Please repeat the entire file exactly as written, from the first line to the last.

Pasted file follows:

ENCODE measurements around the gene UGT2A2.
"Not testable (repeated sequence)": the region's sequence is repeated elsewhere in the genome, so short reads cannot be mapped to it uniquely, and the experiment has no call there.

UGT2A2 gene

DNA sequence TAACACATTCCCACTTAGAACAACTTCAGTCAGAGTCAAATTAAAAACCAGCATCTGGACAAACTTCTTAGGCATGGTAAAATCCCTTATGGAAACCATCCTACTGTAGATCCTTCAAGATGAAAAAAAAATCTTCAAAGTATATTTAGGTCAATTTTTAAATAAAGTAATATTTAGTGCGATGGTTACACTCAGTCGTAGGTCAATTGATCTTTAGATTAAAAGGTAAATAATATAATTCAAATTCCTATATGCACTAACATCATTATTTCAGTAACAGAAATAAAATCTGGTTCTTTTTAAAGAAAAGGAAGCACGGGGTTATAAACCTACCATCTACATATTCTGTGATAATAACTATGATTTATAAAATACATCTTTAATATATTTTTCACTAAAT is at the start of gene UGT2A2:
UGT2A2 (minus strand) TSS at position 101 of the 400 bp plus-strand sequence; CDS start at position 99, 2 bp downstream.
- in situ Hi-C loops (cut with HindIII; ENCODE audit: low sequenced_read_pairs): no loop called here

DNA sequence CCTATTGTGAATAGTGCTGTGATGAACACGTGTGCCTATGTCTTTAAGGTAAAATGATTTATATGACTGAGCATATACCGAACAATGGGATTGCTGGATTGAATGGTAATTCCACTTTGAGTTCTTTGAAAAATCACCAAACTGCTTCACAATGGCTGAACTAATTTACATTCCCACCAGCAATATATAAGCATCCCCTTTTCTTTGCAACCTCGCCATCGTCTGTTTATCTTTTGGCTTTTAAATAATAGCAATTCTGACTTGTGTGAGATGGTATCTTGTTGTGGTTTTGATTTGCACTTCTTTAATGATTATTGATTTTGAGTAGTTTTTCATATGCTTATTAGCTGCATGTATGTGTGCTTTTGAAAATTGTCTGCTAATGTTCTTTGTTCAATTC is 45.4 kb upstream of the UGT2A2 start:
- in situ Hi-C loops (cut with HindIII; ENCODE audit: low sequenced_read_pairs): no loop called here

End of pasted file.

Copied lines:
ENCODE measurements around the gene UGT2A2.
"Not testable (repeated sequence)": the region's sequence is repeated elsewhere in the genome, so short reads cannot be mapped to it uniquely, and the experiment has no call there.

UGT2A2 gene

DNA sequence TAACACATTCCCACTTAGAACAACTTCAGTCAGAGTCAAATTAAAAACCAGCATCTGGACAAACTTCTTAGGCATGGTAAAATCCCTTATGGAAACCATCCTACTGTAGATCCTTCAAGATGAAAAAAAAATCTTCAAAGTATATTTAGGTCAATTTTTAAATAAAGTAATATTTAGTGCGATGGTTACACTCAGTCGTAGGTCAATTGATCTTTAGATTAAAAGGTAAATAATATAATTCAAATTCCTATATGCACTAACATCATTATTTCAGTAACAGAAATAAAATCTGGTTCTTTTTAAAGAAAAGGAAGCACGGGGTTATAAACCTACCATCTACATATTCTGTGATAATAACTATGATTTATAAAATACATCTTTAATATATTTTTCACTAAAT is at the start of gene UGT2A2:
UGT2A2 (minus strand) TSS at position 101 of the 400 bp plus-strand sequence; CDS start at position 99, 2 bp downstream.
- in situ Hi-C loops (cut with HindIII; ENCODE audit: low sequenced_read_pairs): no loop called here

DNA sequence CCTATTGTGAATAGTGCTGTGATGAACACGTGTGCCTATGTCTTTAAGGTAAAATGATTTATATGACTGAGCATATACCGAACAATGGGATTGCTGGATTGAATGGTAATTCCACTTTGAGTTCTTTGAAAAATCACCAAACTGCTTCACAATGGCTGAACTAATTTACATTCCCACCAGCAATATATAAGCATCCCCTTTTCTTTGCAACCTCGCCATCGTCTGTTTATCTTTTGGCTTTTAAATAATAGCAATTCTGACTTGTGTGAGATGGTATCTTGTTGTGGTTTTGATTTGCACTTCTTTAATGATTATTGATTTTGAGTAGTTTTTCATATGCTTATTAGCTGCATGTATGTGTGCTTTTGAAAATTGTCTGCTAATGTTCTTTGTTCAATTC is 45.4 kb upstream of the UGT2A2 start:
- in situ Hi-C loops (cut with HindIII; ENCODE audit: low sequenced_read_pairs): no loop called here